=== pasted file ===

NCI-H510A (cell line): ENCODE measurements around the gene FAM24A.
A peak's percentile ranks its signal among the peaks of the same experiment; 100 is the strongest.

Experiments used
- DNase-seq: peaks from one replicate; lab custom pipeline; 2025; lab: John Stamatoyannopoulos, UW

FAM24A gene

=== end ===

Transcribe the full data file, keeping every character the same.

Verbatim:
NCI-H510A (cell line): ENCODE measurements around the gene FAM24A.
A peak's percentile ranks its signal among the peaks of the same experiment; 100 is the strongest.

Experiments used
- DNase-seq: peaks from one replicate; lab custom pipeline; 2025; lab: John Stamatoyannopoulos, UW

FAM24A gene